OLED: The Next Big Thing in Event Technology?

Emma McKay


With Display Week 2017 happening right now, we take a look at the wonder of OLED and how its slimline, multi-application technology guarantees excellent product representation at exhibitions and events.


What is OLED?

OLED (Organic Light-Emitting Diode) technology is created by placing a layer of thin, organic materials between two electrical conductors to generate light. This allows sumptuous levels of black and dazzling whites to be obtained, along with vibrant colour and pixel-perfect resolution.



Developed by Dr. Ching W. Tang and Steve Van Slyke at Eastman Kodak in 1987, OLED science has allowed business to present spectacular visual displays that showcase content and captivate audiences. Active-matrix OLED (AMOLED) has revolutionised modern life with its wafer-thin technology, becoming a multi-billion dollar enterprise along the way. At 200 times thinner than a human hair, the energy-efficient AMOLED has brought its colour richness and pixel clarity to digital smartphones, tablets and televisions, offering a rich, lightweight visual experience.


Why is it cool?

OLED displays use less power, provide better picture quality and wider viewing angles than their competitors. However, the real coolness of OLED is its potential. Whilst current interactive OLEDs mimic the movie Minority Report, with their ability to swipe and manipulate on-screen translucent images, expect bigger things to come soon, with foldable, rollable and wearable OLED products all in the pipeline.


Potential applications

Apart from the futuristic, such as ‘The Internet of Things’, where domestic appliances will talk to each other, OLEDs allow for a variety of current uses: e.g. illuminated display windows in estate agents provide a modern visual upgrade, along with an improved product representation. OLEDs will play a key role in forthcoming technology, with virtual reality underpinning the next wave of global success in the gaming industry. New OLED displays, with the ability to tilt and roll without losing picture quality, will be an integral part of this advance. The future of science within the automotive sector is exciting; our car interiors will  look very different in a decade to now, thanks to the power and flexibility of OLEDs. From curved dashboard displays, to the possibility of embedded windscreen information, OLEDs have immense potential.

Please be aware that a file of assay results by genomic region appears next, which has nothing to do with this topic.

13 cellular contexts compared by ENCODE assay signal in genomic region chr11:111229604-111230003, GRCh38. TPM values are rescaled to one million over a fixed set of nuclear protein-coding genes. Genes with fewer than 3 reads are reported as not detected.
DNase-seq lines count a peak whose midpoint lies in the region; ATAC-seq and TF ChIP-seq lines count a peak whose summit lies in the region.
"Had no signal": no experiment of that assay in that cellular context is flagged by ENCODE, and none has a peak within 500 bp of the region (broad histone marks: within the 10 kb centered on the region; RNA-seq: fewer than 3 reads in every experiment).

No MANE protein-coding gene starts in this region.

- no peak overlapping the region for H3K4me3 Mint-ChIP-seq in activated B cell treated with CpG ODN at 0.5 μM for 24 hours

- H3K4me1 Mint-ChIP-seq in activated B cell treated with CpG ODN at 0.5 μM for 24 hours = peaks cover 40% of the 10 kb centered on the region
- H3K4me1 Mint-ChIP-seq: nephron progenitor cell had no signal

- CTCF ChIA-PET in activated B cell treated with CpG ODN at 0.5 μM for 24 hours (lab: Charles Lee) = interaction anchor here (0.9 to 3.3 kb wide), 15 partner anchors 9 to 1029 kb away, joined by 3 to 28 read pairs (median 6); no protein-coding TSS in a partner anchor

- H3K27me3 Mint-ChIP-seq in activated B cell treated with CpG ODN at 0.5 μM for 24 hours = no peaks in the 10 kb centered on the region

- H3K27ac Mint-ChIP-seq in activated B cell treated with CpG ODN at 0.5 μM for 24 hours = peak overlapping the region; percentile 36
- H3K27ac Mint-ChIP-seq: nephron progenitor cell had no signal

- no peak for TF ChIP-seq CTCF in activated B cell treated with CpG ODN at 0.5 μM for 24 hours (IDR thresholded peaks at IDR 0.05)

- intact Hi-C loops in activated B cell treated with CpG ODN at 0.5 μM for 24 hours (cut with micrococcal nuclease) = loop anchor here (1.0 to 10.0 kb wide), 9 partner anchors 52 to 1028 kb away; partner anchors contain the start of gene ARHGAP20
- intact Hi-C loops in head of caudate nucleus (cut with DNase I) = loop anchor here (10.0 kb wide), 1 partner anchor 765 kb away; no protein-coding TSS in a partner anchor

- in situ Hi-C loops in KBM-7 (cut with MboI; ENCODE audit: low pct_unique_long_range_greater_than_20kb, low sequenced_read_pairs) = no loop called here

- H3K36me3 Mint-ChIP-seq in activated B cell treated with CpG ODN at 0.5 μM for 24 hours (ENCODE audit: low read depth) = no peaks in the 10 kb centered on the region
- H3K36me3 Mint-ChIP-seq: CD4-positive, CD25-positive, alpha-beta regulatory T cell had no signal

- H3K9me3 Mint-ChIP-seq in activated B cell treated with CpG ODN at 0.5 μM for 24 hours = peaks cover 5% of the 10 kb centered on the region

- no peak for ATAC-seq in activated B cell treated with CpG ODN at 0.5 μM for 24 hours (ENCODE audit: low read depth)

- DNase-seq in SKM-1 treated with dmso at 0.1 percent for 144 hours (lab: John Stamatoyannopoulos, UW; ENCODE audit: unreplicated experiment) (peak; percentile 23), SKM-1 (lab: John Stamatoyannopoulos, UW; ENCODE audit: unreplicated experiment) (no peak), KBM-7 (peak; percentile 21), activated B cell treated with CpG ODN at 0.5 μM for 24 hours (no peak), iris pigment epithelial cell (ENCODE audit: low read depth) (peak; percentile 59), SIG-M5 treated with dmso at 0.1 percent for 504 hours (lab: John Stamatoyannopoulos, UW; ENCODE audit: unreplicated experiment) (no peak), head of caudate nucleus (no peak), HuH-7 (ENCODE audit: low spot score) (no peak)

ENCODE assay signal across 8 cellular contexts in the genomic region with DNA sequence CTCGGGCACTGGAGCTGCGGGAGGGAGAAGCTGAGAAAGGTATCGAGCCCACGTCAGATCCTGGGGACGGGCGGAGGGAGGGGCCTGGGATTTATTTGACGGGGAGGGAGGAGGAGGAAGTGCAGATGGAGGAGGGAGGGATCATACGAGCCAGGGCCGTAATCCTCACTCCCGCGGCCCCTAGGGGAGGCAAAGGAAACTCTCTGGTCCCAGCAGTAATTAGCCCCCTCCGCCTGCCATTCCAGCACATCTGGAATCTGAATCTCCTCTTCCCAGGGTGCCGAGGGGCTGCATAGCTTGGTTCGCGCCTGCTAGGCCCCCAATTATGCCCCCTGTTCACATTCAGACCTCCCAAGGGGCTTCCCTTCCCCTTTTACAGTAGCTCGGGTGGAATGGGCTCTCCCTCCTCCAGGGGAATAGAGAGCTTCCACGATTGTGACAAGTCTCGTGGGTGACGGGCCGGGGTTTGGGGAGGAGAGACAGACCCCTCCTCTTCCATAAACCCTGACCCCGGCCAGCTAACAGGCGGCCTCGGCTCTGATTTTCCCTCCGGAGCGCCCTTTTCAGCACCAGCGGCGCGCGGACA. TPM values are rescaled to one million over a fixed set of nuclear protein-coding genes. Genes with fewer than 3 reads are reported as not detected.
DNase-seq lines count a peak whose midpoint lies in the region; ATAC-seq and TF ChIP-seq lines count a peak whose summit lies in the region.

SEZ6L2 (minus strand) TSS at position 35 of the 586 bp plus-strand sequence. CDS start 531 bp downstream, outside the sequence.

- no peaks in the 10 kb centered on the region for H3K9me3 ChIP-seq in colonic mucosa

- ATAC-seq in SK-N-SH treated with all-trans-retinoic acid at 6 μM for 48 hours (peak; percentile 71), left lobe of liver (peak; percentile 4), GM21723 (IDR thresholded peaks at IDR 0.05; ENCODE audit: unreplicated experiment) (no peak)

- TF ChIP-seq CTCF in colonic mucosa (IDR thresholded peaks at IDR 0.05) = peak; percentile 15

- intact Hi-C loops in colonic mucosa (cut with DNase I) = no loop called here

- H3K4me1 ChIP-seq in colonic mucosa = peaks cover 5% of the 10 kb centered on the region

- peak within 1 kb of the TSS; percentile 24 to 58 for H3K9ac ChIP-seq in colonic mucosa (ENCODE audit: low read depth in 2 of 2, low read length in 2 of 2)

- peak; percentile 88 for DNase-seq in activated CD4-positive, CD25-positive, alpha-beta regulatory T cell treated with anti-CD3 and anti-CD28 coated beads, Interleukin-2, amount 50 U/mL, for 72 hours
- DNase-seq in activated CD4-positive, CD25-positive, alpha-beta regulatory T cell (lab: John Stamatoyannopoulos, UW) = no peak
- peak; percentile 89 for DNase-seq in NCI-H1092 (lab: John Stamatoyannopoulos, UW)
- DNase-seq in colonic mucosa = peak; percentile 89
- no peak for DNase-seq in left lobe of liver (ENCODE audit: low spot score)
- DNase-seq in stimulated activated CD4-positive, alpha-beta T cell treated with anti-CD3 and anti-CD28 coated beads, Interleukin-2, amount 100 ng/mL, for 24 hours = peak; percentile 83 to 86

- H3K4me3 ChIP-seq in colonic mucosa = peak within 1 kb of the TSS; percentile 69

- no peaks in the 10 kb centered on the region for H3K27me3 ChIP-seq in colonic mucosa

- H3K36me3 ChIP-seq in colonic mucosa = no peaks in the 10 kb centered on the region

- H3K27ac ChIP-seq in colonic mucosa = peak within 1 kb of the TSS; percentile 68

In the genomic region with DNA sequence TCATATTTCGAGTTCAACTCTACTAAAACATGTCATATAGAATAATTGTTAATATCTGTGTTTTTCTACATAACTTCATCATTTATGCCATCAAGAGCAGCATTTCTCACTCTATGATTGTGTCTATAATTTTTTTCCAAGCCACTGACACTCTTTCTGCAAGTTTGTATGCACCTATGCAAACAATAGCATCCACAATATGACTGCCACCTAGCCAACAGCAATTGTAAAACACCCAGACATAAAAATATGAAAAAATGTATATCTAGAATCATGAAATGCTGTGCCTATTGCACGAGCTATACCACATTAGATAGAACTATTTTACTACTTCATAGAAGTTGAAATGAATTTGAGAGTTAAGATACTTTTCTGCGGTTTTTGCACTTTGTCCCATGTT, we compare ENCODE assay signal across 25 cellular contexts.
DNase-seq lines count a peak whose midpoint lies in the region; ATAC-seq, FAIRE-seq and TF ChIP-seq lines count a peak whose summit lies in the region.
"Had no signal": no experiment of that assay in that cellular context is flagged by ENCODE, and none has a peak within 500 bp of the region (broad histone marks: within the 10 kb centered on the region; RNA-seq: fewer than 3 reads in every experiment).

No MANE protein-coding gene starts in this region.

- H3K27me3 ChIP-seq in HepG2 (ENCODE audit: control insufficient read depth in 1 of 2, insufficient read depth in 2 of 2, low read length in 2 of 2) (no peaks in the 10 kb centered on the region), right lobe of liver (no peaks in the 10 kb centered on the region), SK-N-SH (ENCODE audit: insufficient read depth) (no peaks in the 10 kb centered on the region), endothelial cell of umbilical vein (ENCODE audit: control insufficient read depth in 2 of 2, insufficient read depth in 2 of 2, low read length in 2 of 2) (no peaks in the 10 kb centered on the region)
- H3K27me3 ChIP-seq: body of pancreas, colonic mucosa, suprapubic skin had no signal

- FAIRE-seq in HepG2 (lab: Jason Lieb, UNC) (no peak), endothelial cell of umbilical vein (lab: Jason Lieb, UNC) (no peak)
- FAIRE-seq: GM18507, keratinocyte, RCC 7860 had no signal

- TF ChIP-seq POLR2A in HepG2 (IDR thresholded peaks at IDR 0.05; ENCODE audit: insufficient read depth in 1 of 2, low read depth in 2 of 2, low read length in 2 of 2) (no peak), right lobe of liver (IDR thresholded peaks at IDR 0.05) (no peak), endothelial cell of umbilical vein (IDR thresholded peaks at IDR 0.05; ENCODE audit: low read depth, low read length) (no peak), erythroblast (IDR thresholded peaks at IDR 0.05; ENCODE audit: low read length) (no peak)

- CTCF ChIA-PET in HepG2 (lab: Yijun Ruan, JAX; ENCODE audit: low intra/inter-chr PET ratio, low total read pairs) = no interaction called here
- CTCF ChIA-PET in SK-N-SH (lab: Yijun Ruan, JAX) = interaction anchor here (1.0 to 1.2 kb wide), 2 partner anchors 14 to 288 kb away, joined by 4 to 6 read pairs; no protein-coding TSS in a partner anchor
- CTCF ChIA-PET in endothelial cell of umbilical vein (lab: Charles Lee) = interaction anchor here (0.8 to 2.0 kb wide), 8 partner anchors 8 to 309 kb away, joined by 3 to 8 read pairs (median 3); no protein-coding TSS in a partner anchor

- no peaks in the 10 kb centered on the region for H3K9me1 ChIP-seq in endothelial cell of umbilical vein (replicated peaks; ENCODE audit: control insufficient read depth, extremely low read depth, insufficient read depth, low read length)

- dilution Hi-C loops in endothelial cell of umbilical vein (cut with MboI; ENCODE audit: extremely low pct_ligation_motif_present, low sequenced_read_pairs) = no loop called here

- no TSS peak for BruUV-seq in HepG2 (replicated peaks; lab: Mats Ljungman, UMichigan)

Traditionally expensive, OLED pricing is now on a steady decrease, with Sony’s latest 65” (OLED) Bravia model coming in at around £3,500. For commercial purposes, rental of the LG 55” (OLED) Double-Sided Flat Signage TV screen promises to be a fantastic option, allowing 360° product exposure. The rental cost could be offset by allowing advertisers to use such a powerful medium.



Digital signage is a fast, engaging method of attracting attention, and that means potential customers. You control visual output and can add social media feeds and news updates to ensure a stimulating environment. If you’re after the very best picture to present your product or service to prospective clients at events, an OLED TV would no doubt make an impression.

Finally, It allows for efficient communication between customers and employees. This is useful at smaller events, where an OLED TV would give a clean, modern look and maximise limited space, allowing for unobstructed viewing.

If you want to learn more about OLED technology, and other event technology trends, follow the link below to download our 2017 Event Technology Trend Tracker. Written by our event technology experts, this quick-fire paper will get you thinking differently in less than 3 minutes.

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